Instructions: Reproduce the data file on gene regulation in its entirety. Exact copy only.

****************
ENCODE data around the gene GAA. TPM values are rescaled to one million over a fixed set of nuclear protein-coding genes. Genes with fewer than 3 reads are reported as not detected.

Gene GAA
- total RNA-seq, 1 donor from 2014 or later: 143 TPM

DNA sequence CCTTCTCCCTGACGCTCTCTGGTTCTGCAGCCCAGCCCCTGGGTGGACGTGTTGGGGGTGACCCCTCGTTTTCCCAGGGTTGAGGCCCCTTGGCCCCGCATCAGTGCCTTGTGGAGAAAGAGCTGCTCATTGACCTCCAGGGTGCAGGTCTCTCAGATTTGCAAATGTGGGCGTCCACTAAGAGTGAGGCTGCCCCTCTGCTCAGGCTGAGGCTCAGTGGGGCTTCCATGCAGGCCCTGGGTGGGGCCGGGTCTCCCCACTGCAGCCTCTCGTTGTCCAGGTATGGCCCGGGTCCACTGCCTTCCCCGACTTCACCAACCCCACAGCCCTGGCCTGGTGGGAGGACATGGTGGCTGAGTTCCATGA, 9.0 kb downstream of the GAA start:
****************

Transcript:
ENCODE data around the gene GAA. TPM values are rescaled to one million over a fixed set of nuclear protein-coding genes. Genes with fewer than 3 reads are reported as not detected.

Gene GAA
- total RNA-seq, 1 donor from 2014 or later: 143 TPM

DNA sequence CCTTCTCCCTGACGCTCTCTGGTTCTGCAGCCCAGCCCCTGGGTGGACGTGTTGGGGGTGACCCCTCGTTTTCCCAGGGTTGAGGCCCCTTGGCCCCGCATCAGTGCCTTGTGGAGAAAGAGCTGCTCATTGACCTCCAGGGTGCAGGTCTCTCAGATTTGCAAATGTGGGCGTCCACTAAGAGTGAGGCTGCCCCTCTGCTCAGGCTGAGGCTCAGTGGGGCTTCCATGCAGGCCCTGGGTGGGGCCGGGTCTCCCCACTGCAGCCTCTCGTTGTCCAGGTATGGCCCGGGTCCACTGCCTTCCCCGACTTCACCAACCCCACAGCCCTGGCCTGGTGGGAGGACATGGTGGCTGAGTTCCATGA, 9.0 kb downstream of the GAA start: